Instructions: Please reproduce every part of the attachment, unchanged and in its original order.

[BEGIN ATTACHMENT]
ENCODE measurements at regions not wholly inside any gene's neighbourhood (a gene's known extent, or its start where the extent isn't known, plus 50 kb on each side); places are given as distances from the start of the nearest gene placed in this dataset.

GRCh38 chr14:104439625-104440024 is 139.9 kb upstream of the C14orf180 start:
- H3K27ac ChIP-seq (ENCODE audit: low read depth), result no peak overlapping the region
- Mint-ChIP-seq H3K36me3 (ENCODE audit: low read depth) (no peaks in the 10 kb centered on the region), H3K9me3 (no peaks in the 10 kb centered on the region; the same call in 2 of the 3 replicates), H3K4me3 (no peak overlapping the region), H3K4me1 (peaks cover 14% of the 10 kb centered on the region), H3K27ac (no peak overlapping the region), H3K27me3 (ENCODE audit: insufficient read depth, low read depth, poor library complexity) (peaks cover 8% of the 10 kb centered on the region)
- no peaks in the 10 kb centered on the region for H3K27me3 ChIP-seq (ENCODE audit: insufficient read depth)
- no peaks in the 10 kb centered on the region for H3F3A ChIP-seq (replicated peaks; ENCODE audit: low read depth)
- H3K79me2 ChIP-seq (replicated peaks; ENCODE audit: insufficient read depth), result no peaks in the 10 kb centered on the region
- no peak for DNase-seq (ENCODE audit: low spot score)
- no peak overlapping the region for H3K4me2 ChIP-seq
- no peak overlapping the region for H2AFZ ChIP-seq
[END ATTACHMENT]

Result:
ENCODE measurements at regions not wholly inside any gene's neighbourhood (a gene's known extent, or its start where the extent isn't known, plus 50 kb on each side); places are given as distances from the start of the nearest gene placed in this dataset.

GRCh38 chr14:104439625-104440024 is 139.9 kb upstream of the C14orf180 start:
- H3K27ac ChIP-seq (ENCODE audit: low read depth), result no peak overlapping the region
- Mint-ChIP-seq H3K36me3 (ENCODE audit: low read depth) (no peaks in the 10 kb centered on the region), H3K9me3 (no peaks in the 10 kb centered on the region; the same call in 2 of the 3 replicates), H3K4me3 (no peak overlapping the region), H3K4me1 (peaks cover 14% of the 10 kb centered on the region), H3K27ac (no peak overlapping the region), H3K27me3 (ENCODE audit: insufficient read depth, low read depth, poor library complexity) (peaks cover 8% of the 10 kb centered on the region)
- no peaks in the 10 kb centered on the region for H3K27me3 ChIP-seq (ENCODE audit: insufficient read depth)
- no peaks in the 10 kb centered on the region for H3F3A ChIP-seq (replicated peaks; ENCODE audit: low read depth)
- H3K79me2 ChIP-seq (replicated peaks; ENCODE audit: insufficient read depth), result no peaks in the 10 kb centered on the region
- no peak for DNase-seq (ENCODE audit: low spot score)
- no peak overlapping the region for H3K4me2 ChIP-seq
- no peak overlapping the region for H2AFZ ChIP-seq